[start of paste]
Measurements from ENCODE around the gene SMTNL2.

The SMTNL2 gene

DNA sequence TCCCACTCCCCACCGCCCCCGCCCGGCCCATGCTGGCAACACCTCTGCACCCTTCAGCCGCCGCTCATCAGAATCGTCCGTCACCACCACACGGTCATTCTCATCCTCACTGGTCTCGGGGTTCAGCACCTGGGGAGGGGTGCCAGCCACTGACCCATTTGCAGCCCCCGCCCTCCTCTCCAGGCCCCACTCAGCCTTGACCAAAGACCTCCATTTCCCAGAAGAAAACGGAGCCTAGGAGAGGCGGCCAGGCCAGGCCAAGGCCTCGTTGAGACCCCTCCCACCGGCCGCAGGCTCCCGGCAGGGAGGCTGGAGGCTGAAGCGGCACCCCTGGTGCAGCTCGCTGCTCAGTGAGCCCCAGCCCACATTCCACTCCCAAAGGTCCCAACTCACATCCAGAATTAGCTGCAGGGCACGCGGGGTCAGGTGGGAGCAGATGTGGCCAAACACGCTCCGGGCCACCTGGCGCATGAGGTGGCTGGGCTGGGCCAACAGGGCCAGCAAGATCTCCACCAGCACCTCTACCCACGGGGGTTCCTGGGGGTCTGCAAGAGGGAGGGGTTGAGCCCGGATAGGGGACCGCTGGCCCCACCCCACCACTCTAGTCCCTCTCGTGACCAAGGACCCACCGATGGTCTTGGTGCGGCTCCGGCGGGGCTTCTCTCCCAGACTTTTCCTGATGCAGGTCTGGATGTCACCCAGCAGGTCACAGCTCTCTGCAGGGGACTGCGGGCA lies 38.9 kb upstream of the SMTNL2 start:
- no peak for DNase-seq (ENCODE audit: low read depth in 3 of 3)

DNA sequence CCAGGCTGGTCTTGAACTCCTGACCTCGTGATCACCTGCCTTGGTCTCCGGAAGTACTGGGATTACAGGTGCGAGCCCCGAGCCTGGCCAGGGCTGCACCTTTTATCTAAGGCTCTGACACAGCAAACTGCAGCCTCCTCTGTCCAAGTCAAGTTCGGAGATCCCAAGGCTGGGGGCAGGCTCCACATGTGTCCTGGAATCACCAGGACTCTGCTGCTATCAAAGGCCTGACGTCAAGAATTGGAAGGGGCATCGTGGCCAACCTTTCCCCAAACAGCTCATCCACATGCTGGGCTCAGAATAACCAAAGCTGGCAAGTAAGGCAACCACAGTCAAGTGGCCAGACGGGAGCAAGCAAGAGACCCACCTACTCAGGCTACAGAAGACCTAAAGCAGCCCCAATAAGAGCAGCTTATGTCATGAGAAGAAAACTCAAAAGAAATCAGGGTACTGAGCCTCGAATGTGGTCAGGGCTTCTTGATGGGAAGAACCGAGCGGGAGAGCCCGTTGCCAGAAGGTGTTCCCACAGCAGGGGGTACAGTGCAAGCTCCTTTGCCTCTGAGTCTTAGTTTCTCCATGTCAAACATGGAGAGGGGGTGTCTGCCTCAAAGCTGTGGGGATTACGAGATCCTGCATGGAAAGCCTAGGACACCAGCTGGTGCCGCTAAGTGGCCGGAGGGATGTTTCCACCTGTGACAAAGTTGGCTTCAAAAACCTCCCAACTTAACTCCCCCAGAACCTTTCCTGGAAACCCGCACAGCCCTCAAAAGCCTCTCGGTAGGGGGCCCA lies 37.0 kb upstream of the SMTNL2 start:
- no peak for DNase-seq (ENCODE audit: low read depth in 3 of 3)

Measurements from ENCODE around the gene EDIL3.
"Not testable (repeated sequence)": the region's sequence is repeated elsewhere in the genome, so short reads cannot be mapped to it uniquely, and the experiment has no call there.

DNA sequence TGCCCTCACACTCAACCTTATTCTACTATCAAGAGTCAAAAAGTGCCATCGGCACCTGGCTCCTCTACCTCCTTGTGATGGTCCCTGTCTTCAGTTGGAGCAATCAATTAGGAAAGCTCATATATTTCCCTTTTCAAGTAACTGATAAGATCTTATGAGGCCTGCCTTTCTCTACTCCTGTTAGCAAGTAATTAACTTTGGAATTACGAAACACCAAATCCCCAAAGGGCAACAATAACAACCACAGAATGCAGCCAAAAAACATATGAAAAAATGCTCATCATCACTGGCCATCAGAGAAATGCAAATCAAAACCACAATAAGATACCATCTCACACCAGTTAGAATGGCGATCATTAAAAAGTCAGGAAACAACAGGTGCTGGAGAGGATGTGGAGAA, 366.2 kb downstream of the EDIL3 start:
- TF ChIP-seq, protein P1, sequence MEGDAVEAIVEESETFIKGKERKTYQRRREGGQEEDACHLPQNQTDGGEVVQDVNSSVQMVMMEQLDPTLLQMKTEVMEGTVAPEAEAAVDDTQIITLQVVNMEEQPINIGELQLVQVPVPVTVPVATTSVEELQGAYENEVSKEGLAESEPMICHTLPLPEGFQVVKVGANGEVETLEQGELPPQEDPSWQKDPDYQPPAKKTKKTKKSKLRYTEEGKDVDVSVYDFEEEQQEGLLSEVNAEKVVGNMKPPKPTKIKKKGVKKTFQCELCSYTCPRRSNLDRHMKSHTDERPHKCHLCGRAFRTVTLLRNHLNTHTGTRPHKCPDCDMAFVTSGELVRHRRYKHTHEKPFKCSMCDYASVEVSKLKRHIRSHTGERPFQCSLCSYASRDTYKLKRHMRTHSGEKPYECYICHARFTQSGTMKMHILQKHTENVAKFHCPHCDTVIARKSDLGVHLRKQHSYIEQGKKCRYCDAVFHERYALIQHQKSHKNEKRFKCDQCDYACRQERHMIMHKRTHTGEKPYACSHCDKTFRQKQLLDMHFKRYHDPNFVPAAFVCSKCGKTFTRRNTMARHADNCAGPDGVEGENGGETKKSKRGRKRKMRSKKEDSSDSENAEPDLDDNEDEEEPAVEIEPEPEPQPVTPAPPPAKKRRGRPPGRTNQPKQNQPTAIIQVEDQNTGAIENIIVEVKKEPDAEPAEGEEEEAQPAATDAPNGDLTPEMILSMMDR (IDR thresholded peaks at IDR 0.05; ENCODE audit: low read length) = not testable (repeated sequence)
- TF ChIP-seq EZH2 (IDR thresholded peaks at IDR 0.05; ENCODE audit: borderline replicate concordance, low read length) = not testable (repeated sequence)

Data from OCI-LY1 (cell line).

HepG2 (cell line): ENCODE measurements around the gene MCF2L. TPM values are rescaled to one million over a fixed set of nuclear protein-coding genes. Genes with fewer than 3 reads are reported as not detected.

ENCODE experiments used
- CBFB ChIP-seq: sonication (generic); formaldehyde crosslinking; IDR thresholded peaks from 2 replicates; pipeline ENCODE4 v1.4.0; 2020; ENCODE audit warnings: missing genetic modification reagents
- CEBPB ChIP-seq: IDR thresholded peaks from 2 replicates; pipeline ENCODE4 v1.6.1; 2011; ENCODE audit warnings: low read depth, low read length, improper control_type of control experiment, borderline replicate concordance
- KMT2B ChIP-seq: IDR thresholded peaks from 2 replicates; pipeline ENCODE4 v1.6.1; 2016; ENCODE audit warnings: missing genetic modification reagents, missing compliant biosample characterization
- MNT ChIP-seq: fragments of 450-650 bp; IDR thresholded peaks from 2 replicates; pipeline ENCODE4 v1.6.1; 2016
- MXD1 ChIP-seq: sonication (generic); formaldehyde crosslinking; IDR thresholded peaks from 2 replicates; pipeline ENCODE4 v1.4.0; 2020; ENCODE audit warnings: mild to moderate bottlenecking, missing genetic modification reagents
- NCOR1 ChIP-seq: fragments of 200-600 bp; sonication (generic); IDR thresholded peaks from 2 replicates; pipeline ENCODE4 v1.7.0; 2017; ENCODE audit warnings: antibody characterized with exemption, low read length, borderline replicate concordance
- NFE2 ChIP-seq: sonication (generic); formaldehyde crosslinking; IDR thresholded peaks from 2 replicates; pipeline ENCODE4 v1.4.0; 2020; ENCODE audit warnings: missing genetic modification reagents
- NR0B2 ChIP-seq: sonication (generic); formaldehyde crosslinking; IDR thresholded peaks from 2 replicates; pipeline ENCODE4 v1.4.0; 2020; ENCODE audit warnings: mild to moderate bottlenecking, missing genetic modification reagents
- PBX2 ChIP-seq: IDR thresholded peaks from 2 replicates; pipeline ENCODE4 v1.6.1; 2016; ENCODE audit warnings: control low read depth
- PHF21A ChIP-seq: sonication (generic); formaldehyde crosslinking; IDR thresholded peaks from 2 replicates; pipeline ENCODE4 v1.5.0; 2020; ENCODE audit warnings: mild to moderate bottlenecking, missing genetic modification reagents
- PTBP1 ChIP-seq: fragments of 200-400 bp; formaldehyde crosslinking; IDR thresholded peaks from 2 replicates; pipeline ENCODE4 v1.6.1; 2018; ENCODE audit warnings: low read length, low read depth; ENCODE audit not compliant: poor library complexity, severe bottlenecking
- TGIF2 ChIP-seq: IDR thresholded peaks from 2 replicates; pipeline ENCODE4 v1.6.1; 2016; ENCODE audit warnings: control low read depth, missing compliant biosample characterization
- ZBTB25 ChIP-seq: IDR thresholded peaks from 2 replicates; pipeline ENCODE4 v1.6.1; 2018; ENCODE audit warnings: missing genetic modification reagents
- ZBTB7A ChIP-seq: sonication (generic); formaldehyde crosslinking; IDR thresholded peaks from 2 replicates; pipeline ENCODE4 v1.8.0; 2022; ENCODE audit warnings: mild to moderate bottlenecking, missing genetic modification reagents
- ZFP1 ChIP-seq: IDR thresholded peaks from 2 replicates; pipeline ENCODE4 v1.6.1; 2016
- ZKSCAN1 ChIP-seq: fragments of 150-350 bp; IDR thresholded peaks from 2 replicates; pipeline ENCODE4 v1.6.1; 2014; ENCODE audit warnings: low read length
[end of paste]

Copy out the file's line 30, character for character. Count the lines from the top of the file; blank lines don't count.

- ZKSCAN1 ChIP-seq: fragments of 150-350 bp; IDR thresholded peaks from 2 replicates; pipeline ENCODE4 v1.6.1; 2014; ENCODE audit warnings: low read length